When It Comes to My Trans Daughter, Love Is the Only Answer

·6-min read
heather and becky pepper jackson
For My Trans Daughter, Love Is the Only AnswerHeather Jackson

Becky Pepper-Jackson is a 13-year-old transgender girl from West Virginia caught in the legislative crosshairs of a state law that bans trans, gender-nonconforming, and nonbinary students from playing on school sports teams that do not match the sex assigned to them at birth. Currently, Lambda Legal is challenging the law, which has been stayed, pending a hearing before the U.S. Court of Appeals for the Fourth Circuit. In the meantime, Becky is allowed to play with her teammates. Here, her mother, Heather Jackson, opens up to Kellee Terrell, a communications consultant for Lambda Legal, the LGBTQ+ legal organization representing Becky. Jackson told us about how her daughter inspires her every day, the current attack on trans children in the U.S., and why parents need to love and support their trans children.

We were driving home from cross-country practice when the news hit this April that the Supreme Court had rejected West Virginia’s request to ban my 13-year-old daughter from playing on her school’s girls’ team. I looked over at Becky, who, throughout years of these unwarranted attacks, hadst shown even the slightest chink in her armor. This time, it was different. She let out a huge sigh of relief, as if the weight of the world had been lifted off her tiny shoulders.

As a mother, it’s been painful to watch. Becky just wants to play on a team with her friends and do all the things other girls in her grade are doing. Instead, she has been forced to grow up so fast after being told two years ago, when she was only 10, that her state doesn’t believe she should have the same rights as her peers.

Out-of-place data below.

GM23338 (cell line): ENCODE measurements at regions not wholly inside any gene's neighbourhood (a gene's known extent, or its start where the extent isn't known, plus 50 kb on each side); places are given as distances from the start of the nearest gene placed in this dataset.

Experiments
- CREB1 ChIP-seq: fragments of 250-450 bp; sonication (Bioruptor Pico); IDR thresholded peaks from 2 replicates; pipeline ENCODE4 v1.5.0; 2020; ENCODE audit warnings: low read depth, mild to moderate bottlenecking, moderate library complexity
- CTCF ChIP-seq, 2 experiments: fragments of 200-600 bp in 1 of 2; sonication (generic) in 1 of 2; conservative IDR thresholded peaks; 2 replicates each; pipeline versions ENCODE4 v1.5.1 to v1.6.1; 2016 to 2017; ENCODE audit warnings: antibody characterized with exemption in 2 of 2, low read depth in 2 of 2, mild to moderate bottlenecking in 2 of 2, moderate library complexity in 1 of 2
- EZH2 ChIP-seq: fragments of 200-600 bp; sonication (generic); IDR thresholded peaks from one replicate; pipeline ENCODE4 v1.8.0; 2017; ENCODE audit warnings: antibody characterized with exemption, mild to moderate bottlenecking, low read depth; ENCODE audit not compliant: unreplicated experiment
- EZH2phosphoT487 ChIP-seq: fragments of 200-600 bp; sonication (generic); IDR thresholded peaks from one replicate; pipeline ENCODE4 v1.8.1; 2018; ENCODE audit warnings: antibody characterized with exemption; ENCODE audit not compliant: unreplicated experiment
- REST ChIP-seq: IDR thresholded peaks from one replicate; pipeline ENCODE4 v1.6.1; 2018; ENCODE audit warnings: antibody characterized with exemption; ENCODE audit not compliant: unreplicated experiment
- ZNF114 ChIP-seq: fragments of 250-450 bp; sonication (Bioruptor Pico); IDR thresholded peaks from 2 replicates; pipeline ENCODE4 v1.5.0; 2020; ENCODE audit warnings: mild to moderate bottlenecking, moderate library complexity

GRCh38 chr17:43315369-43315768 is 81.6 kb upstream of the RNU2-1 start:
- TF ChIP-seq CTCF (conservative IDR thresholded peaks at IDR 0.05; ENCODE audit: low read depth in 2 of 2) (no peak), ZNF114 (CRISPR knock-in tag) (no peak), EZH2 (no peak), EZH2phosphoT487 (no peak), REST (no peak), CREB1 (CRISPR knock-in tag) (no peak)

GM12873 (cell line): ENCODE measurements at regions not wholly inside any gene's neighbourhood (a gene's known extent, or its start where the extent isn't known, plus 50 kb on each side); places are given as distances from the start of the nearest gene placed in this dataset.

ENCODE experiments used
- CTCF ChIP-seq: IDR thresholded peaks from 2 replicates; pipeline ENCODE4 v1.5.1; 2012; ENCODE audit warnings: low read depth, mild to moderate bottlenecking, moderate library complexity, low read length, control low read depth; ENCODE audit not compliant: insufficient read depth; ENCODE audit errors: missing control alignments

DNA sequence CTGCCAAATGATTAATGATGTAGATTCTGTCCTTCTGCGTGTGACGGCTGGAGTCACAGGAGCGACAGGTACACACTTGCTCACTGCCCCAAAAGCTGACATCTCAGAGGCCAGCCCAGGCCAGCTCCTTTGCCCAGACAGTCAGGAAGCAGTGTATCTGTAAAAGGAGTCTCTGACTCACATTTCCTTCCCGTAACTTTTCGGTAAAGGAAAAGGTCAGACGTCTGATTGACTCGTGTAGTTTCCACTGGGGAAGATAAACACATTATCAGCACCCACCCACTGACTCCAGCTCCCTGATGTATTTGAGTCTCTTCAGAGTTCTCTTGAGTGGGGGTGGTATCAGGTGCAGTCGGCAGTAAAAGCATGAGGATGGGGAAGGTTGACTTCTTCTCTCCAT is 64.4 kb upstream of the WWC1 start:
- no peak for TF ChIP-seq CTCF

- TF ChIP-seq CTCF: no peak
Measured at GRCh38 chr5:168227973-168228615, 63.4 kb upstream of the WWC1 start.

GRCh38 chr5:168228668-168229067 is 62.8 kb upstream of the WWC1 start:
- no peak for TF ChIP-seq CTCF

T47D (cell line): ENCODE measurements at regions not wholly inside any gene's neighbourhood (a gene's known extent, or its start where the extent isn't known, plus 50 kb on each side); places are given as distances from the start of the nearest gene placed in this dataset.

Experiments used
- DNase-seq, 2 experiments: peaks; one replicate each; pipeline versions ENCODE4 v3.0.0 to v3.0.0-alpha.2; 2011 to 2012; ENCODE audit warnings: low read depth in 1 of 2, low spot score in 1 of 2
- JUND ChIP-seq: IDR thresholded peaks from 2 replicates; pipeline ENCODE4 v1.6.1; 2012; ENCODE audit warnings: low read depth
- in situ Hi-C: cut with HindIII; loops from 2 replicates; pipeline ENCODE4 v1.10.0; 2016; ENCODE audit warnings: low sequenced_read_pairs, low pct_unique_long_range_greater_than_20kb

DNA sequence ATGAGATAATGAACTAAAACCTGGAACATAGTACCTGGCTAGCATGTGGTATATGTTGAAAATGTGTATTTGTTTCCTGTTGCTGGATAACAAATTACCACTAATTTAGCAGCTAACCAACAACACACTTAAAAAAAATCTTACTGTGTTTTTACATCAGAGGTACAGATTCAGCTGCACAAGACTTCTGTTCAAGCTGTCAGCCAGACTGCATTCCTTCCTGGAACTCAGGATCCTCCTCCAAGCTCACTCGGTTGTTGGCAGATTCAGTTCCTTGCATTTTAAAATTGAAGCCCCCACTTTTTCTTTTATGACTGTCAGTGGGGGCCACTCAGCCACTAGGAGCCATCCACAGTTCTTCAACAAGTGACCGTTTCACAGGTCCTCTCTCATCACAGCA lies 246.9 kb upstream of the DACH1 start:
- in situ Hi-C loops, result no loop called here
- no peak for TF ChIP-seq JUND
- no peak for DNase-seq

That’s a lot for a child to grapple with—not understanding why living your truth is met with so much cruelty. Yet even in the face of all this ugliness, she somehow has still shown empathy, optimism, and a willingness to teach and bring people in. I love that about her, her ability to see good in the world. Me? I’m jaded. I don’t always have the same patience or hopefulness with people who are hell-bent on tearing down my child. I know history.

Thankfully, Becky being Becky, she always reminds me that change is possible, citing the history she holds close: her hero Rosa Parks.

“Mom, what would Rosa do? She didn’t give up her seat on the bus, and look what happened. I don’t want to give up playing on my team either. This isn’t just for me—this is for all the other kids out there too.”

I am humbled and in awe. She’s right.

That’s one of the beauties of motherhood. Our kids can teach us and change us, just as we do with them. We just have to be open to receiving those lessons.

At the very beginning, I knew Becky was different from her brothers. She started questioning her clothing at age 3. Her mannerisms were more feminine She’d take my shirts and wear them as dresses as she twirled around. She would also ask me to do her makeup, put bows in her hair, and want to wear pink a lot. Back then, we barely knew anything about being transgender. We figured she would most likely be gay, and that when she was ready, she would tell us.